Lastly, Loreena McKennitt’s The Highwayman to test the HD800’s capabilities with female vocals. Her sweet, effortless voice is rendered with such conviction on these headphones that this proved another moment of eerie transposition for me. The palpability of Loreena’s voice, combined with the wide, holographic soundstage of the HD800’s transport me to the lonely road in the moonlight, up to the old inn door... linked arm in arm with Loreena as she sings the story of the Highwayman. I do not feel the HD800 lacked anything in conveying the atmosphere of this track.


    The HD800 is one of the best all-rounder high-end headphones I’ve heard. To my listening experience, it has 3 main competitors – the Stax Omega 2, the Sennheiser HE60, and the bass-heavy AKG K1000. All of them perform similarly (or even slightly better) than the HD800, but all cost considerably more, only one of them is still in production (the Omega 2), and they all demand very specialised systems to drive them. This is not to say the HD800 isn’t a picky beast to drive as well, because it certainly is. Sennheiser designed them to be as open a window into the music as possible, and that goal is what they have achieved. If anything is lacking in your connected equipment, you’re going to hear it.

    Regardless, anyone who (like me) values a headphone which excels at many things rather than one, and has the ability to connect the listener to the emotional message of their music definitely owes it to themselves to try the HD800. I doubt you will be disappointed.
      DavidMatlab likes this.
    1. treebug
      How did they sound with your Soloist Covenant?
      treebug, Sep 23, 2012
    2. Covenant
      Hi treebug, I do not actually own the HD800; the pair used for the above review was a loaner.
      Covenant, Sep 23, 2012
  8. .Sup
    Written by .Sup
    Published Oct 22, 2010
    So finally some impressions from me heh
    For the past two weeks I'm listening to HD800 exclusively, I needed a month to adapt to the different sound signature of 800s. At first I was very annoyed about the lack of bass they have compared to HD600 (and some people say HD600 don't have enough bass already) but now I don't miss it, there's plenty now, its tight but not as deep as HD600. I understand why Sennheiser would want to reduce bass, in my opinion because everything else is now more forward sounding, more open, vocals wouldn't be as realistic as they are with more bass impact.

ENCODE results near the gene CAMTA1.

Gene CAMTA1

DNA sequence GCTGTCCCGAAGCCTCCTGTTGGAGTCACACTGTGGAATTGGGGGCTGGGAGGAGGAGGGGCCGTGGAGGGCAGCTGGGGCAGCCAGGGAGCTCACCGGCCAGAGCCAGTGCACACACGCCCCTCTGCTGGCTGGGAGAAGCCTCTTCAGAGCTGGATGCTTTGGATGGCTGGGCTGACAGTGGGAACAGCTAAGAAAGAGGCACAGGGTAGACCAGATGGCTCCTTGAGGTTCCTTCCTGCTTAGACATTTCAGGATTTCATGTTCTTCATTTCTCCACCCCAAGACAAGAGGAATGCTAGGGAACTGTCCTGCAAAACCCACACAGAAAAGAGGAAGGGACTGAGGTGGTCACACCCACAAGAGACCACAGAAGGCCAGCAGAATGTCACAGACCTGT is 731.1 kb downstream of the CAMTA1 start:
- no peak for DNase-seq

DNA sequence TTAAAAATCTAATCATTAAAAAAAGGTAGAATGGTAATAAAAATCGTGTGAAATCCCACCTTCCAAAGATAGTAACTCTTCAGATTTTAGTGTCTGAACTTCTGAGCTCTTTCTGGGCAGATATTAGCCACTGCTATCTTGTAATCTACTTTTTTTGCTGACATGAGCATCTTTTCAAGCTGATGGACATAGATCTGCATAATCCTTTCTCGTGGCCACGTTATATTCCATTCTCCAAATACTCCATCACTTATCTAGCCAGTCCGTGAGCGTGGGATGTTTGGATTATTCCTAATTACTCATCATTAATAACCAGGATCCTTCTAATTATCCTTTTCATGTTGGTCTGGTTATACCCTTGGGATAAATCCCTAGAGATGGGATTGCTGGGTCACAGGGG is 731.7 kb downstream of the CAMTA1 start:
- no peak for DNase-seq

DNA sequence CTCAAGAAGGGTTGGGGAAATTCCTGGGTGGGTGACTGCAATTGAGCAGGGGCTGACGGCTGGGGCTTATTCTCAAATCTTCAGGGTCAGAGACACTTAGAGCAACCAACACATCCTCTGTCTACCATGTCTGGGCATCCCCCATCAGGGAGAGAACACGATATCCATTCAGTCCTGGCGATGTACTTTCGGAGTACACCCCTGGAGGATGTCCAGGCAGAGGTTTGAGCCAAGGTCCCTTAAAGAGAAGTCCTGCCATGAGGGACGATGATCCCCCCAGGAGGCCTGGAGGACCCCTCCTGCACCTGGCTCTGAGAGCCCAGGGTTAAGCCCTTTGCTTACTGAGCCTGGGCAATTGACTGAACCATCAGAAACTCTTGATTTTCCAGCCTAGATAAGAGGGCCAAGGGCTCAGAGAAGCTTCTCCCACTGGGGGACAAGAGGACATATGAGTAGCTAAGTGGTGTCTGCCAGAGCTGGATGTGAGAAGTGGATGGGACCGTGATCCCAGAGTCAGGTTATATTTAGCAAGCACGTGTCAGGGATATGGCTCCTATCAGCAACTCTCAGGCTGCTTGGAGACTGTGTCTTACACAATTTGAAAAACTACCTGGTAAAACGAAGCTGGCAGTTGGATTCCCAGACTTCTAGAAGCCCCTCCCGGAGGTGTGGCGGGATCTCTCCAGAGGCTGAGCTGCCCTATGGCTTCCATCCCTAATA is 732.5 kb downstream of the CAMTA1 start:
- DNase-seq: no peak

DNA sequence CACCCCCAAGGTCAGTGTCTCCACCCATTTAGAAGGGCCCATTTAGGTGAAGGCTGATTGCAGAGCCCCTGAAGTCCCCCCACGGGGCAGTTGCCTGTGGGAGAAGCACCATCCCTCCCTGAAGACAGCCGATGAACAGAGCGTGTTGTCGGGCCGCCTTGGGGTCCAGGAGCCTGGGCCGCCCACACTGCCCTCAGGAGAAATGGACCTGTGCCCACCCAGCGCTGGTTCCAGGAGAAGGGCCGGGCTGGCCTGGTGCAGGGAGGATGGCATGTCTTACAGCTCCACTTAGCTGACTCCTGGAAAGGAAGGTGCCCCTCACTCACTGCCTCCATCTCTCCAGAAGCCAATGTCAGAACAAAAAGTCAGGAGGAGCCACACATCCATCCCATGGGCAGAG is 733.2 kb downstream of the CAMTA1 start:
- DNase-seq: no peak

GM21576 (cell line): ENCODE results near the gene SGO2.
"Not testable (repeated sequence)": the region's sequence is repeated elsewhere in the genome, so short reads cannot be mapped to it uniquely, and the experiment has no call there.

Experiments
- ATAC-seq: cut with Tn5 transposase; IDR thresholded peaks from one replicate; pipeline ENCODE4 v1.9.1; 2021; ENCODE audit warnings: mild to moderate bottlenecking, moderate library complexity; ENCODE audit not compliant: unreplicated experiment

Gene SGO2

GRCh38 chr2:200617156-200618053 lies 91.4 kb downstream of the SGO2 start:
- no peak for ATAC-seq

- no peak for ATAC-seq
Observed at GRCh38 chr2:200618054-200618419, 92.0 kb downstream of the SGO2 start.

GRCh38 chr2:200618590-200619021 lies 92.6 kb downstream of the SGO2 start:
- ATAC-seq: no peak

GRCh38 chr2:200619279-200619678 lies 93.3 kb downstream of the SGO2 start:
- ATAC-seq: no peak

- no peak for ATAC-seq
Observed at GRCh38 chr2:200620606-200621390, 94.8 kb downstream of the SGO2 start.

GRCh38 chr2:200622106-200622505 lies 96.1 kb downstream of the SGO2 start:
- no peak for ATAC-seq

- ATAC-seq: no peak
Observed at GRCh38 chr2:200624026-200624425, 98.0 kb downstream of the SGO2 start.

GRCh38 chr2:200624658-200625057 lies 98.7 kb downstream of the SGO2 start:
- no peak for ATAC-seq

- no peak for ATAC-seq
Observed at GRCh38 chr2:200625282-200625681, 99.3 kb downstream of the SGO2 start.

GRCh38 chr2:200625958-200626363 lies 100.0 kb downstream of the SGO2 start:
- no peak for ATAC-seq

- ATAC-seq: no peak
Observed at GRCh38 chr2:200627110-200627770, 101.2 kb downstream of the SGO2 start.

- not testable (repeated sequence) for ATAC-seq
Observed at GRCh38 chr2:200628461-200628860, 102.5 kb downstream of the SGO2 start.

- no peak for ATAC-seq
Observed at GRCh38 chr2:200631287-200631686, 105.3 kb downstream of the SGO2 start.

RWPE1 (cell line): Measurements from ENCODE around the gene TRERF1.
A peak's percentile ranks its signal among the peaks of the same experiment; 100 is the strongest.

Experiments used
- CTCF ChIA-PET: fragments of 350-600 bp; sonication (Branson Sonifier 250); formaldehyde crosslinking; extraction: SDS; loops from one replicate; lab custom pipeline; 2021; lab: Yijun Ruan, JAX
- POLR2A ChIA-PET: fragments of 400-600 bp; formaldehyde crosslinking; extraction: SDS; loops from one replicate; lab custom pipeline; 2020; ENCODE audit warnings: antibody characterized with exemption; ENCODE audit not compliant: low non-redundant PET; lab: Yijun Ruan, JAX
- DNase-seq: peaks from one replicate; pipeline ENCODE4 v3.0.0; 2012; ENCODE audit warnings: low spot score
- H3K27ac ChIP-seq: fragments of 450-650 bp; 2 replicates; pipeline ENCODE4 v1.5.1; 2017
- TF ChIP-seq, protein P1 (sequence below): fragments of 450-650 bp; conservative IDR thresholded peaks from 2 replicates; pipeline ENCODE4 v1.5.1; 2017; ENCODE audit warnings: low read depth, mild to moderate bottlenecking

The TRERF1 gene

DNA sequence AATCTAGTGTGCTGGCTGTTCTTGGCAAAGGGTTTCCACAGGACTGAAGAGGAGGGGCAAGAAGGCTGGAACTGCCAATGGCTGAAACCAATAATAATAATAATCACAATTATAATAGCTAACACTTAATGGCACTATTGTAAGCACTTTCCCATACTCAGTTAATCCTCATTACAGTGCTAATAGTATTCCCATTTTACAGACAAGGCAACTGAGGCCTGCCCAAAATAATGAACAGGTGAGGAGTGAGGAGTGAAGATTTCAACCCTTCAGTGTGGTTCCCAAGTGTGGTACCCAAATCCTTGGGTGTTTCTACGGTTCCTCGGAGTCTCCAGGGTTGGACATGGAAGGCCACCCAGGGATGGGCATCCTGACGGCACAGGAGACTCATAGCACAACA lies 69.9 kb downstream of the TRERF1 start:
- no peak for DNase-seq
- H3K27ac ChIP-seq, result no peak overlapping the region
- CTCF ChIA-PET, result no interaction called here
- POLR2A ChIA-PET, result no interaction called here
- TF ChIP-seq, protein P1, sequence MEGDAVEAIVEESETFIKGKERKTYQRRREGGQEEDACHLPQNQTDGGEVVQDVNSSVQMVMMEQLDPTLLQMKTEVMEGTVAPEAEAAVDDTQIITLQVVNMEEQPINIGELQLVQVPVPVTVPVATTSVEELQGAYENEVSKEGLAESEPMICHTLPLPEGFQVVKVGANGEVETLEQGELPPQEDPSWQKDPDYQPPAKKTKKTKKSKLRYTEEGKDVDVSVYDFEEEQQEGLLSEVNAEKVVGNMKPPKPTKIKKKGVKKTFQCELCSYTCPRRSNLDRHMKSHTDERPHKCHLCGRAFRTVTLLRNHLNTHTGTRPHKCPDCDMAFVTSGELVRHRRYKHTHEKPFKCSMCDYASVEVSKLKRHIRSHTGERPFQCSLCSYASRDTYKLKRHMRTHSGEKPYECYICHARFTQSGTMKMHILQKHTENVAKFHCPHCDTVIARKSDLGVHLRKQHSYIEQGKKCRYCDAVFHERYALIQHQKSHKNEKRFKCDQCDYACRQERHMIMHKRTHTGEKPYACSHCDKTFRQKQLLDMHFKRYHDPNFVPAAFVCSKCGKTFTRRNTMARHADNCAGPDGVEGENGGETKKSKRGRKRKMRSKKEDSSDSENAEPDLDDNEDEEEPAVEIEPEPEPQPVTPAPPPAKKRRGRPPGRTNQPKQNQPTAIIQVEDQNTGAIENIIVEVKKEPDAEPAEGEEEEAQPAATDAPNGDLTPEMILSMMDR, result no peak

I have to repeat I don't miss any bass and I have tried them with variety of music. They work great even with bass heavy Trance and Electronica. R&B sound fantastic as well and my favourite Jazz is jaw dropping. 
    Some say HD800 are bright headphones but I disagree, they are however very detailed and certainly not veiled in anyway like the HD600. I have to admit vocals were never so close to reality before and soundstage is just amazing with HD800. Its like music is floating in my cans. 
    The first thing I noticed when I put them on my head is how much heavier they were compared to HD600 which are my reference cans. They aren't too heavy just heavier, noticeable. I used to say HD555s were the most comfy cans. Well I have a new reference when it comes to comfortability. These are huge and my ears don't even touch the cans. 
    The pads don't seem to be velour and are of much high quality and more skin friendly-they don't itch. Build quality is decent but in time the build flaws become apparent. The cable is very nicely build, don't know how many strands it has but its twisted and I don't see myself buying a new one unless I go balanced someday but that doesn't seem to happen any time soon since I enjoy them a lot with my current setup.
    My setup is as follows: ND-S1 dock (which is the most neutral transport I have ever heard besides my Yamaha S-1000 cd transport) then the setup continues in either DacMagic with RA PSU>Auditor or Audio GD Ref5>LD IV SE.
    I mostly use the 1st setup as its much more musical but the Ref5 has the detail. Interesting how some components just don't have synergy. LD IV with DM is grainy while REf5 and Auditor are harsh with HD800.
    HD800 need a nice stand as they are very fragile cans. What more can I say, people who listen to them are jaw-dropping and I, myself now enjoy these fully. Are they worth the money? No, hugely overpriced, HD600 offer much more value at 1/5 of its price (Europe) but I don't imagine my setup without them (HD800). :)